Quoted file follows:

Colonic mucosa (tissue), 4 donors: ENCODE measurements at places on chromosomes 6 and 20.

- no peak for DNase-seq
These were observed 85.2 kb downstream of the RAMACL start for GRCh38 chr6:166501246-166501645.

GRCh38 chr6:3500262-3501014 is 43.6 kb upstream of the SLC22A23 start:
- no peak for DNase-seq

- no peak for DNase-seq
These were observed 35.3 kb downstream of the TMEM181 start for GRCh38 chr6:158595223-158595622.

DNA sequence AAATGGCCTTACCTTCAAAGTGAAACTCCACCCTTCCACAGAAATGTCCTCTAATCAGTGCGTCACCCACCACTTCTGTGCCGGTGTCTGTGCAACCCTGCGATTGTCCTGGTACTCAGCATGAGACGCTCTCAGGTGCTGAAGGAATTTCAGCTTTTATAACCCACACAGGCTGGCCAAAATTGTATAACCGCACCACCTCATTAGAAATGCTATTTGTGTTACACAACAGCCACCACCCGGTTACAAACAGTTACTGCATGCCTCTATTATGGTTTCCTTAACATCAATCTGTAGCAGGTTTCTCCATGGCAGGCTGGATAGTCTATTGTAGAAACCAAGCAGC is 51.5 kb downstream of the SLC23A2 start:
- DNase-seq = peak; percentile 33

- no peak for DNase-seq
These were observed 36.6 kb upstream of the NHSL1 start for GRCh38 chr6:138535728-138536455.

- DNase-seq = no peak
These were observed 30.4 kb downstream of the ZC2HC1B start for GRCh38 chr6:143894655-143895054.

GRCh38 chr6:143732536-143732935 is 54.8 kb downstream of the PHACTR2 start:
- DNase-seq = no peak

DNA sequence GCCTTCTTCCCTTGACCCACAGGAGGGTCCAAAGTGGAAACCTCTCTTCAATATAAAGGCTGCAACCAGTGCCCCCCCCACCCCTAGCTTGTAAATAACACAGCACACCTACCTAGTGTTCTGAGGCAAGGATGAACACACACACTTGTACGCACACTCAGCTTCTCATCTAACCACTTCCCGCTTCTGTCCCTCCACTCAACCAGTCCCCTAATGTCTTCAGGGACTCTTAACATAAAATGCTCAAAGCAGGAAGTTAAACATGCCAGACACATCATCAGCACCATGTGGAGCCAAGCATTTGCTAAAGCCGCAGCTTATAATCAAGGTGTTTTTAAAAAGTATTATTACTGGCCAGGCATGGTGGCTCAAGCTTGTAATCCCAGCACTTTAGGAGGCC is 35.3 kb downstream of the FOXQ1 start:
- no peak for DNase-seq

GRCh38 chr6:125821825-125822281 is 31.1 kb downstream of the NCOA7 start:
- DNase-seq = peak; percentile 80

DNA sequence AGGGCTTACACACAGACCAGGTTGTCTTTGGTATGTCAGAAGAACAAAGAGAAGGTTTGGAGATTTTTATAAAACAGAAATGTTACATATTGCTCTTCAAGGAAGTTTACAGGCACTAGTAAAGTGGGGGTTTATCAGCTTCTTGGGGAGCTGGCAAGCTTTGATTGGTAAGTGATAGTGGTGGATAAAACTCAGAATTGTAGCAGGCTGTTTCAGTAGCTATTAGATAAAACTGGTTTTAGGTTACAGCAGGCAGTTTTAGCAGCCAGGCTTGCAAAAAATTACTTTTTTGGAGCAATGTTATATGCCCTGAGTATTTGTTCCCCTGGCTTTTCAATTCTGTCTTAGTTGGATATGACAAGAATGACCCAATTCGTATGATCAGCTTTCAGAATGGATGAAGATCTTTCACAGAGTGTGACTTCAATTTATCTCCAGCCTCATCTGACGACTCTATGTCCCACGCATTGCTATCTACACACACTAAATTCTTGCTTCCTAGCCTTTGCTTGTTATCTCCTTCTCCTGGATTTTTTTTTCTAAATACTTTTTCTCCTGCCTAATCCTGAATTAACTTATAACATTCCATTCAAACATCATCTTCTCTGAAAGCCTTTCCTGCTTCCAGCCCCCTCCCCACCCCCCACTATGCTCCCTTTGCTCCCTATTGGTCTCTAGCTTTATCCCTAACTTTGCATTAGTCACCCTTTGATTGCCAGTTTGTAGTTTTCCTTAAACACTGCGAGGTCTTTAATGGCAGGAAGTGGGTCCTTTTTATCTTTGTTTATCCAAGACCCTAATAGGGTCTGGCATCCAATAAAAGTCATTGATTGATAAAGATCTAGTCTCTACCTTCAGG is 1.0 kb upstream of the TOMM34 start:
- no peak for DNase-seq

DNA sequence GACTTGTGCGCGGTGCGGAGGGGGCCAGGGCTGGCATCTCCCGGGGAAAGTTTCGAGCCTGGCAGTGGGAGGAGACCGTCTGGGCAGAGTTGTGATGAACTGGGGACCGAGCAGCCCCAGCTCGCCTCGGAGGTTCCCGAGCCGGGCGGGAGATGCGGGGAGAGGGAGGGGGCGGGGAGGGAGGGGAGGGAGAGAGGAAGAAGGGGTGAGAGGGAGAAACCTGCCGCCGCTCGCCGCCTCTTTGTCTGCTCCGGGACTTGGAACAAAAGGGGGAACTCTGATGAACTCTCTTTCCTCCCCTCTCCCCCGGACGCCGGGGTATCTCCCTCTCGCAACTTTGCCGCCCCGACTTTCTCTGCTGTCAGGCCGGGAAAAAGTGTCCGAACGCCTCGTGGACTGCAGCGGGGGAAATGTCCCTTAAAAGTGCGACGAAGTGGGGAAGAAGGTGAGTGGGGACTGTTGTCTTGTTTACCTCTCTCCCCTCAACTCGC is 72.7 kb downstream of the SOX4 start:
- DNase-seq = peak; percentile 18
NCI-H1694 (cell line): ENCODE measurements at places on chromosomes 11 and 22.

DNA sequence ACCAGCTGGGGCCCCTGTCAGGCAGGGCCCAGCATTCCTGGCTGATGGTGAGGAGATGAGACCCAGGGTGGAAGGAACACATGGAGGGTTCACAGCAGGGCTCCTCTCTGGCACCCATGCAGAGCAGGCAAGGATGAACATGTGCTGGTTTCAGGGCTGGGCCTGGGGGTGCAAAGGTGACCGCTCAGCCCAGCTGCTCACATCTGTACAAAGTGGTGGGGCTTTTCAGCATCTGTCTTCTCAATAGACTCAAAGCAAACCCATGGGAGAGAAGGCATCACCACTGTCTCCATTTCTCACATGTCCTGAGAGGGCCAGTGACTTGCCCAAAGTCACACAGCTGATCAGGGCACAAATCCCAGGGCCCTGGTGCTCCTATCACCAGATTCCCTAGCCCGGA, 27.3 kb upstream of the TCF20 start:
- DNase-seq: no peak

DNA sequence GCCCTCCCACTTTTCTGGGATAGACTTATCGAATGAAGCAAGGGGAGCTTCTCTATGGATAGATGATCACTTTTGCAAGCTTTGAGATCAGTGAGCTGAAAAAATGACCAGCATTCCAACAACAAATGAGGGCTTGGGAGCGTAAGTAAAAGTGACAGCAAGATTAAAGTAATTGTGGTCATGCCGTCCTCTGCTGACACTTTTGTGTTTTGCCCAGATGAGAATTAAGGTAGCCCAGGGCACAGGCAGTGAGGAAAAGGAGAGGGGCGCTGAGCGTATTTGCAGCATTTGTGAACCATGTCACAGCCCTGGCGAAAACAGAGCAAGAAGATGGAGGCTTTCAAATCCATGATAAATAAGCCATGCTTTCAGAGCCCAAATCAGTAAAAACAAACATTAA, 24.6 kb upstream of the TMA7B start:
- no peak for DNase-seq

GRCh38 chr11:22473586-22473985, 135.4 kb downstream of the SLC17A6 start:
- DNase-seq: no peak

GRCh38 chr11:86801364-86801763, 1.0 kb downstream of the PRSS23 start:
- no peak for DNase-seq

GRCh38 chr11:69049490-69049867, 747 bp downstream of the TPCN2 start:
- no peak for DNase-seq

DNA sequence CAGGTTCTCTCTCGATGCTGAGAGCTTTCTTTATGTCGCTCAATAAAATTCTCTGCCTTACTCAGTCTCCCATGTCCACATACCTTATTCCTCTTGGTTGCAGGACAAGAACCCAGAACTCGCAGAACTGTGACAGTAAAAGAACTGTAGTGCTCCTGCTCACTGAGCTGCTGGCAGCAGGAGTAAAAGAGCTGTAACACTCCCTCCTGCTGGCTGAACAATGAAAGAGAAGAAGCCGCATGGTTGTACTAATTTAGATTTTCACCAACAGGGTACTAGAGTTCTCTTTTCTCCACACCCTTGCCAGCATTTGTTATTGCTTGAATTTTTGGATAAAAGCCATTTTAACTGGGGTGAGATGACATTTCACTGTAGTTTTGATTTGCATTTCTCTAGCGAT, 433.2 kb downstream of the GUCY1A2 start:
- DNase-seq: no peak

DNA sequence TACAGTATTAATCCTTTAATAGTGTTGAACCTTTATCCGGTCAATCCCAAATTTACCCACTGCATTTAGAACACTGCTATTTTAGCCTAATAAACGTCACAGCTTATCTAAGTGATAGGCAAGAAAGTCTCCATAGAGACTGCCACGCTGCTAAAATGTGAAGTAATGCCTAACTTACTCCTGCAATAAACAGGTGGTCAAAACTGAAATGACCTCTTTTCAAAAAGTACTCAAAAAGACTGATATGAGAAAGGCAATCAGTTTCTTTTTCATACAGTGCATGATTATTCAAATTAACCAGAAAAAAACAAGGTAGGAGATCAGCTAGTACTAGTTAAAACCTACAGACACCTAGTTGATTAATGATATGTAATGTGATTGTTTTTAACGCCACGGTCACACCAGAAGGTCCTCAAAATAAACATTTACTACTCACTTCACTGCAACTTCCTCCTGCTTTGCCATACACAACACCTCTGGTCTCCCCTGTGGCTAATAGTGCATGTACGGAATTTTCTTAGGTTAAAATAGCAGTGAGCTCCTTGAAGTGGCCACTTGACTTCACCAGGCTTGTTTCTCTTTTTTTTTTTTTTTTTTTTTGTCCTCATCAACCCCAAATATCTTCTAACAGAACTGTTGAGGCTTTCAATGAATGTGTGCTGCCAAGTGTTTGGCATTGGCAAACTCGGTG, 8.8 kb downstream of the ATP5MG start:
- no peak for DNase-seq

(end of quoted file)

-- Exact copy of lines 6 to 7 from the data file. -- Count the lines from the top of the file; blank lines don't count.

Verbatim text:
- no peak for DNase-seq
These were observed 35.3 kb downstream of the TMEM181 start for GRCh38 chr6:158595223-158595622.